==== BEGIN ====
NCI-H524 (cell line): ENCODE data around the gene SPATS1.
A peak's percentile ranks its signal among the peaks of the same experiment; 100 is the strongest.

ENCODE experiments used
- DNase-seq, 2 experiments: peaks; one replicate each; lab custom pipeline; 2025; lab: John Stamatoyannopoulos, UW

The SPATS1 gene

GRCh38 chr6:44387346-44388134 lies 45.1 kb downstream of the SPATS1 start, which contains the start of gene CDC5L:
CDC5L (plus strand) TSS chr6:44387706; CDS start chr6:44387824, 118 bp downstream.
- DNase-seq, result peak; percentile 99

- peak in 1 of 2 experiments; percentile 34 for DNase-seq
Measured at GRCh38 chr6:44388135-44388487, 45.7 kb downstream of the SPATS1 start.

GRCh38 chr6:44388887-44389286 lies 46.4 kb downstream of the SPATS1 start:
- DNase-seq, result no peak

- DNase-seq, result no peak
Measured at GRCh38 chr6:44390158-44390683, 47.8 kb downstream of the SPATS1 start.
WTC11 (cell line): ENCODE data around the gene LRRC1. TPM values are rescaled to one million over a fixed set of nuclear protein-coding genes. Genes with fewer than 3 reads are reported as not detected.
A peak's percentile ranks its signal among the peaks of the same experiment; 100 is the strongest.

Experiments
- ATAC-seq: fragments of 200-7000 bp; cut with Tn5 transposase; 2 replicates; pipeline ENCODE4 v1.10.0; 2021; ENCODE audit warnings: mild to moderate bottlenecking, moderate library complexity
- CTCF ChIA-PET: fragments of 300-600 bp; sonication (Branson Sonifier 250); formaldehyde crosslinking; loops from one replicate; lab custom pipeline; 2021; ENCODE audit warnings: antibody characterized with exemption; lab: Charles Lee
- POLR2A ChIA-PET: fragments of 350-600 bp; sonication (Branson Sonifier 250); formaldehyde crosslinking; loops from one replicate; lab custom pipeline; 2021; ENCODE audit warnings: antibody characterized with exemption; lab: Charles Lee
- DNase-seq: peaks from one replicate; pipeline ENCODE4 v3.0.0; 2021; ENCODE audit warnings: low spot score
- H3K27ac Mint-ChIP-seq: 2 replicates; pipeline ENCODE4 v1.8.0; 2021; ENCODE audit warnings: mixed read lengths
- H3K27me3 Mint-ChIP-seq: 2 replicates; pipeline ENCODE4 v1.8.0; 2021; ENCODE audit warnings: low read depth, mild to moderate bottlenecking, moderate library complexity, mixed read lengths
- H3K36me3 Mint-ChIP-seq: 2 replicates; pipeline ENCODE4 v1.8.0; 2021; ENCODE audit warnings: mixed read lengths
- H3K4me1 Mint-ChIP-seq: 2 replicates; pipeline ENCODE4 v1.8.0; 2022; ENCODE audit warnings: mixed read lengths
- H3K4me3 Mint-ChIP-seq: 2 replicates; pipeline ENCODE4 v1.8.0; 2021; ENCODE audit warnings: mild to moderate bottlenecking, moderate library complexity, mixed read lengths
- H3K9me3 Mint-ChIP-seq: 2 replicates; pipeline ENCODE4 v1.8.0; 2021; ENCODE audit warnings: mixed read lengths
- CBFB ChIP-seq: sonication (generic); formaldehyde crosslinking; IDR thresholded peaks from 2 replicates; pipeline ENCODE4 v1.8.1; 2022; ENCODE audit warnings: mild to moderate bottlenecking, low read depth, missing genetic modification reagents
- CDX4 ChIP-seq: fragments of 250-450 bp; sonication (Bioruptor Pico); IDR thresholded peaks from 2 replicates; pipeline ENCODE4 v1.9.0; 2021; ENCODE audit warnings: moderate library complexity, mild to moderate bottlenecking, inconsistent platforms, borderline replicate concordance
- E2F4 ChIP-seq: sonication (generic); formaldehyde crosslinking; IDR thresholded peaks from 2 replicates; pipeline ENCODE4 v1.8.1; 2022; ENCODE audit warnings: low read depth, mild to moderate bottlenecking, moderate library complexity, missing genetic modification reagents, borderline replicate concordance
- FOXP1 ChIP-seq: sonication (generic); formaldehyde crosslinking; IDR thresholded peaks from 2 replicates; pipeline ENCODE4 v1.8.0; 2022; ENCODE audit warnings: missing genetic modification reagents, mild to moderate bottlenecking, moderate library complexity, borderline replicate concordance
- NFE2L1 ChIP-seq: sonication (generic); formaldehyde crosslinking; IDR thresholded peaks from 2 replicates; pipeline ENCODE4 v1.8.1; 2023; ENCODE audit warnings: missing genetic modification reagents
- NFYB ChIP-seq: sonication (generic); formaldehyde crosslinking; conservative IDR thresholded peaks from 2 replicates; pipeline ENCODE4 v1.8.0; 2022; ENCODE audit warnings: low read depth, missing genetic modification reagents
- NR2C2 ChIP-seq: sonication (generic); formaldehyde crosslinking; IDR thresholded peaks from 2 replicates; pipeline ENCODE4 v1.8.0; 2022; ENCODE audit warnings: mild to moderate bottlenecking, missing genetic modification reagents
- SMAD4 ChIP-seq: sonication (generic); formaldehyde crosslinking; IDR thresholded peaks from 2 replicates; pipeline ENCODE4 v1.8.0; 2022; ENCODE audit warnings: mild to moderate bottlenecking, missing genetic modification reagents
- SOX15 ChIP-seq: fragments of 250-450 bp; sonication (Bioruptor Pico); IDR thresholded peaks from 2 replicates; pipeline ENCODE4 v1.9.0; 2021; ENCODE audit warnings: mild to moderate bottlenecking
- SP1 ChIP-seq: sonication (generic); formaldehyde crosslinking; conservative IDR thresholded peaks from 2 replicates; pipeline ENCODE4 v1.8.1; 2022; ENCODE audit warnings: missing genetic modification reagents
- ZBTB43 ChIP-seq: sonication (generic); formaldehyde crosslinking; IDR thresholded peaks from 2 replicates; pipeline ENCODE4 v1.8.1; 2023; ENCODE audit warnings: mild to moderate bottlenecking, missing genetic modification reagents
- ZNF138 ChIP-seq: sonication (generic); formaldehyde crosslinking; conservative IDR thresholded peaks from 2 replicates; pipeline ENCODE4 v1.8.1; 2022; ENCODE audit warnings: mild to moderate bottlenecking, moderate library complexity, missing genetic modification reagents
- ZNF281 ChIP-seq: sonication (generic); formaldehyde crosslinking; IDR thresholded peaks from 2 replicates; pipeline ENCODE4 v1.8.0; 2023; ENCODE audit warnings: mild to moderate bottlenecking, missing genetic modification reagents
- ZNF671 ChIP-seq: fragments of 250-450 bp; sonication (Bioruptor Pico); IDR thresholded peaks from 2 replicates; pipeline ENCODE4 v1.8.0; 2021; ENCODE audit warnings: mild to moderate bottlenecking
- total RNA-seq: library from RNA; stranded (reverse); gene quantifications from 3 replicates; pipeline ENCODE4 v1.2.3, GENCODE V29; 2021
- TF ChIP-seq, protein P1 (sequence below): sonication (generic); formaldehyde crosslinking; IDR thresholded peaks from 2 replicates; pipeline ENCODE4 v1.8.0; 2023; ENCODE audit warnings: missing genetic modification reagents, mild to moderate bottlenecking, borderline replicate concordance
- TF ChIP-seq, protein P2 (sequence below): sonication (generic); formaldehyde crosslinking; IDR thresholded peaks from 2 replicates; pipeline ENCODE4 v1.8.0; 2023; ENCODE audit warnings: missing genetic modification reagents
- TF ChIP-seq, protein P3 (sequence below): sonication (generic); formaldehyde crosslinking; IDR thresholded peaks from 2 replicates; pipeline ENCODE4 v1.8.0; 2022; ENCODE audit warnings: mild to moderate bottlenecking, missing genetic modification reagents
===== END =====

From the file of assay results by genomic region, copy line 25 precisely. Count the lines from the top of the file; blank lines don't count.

- H3K4me1 Mint-ChIP-seq: 2 replicates; pipeline ENCODE4 v1.8.0; 2022; ENCODE audit warnings: mixed read lengths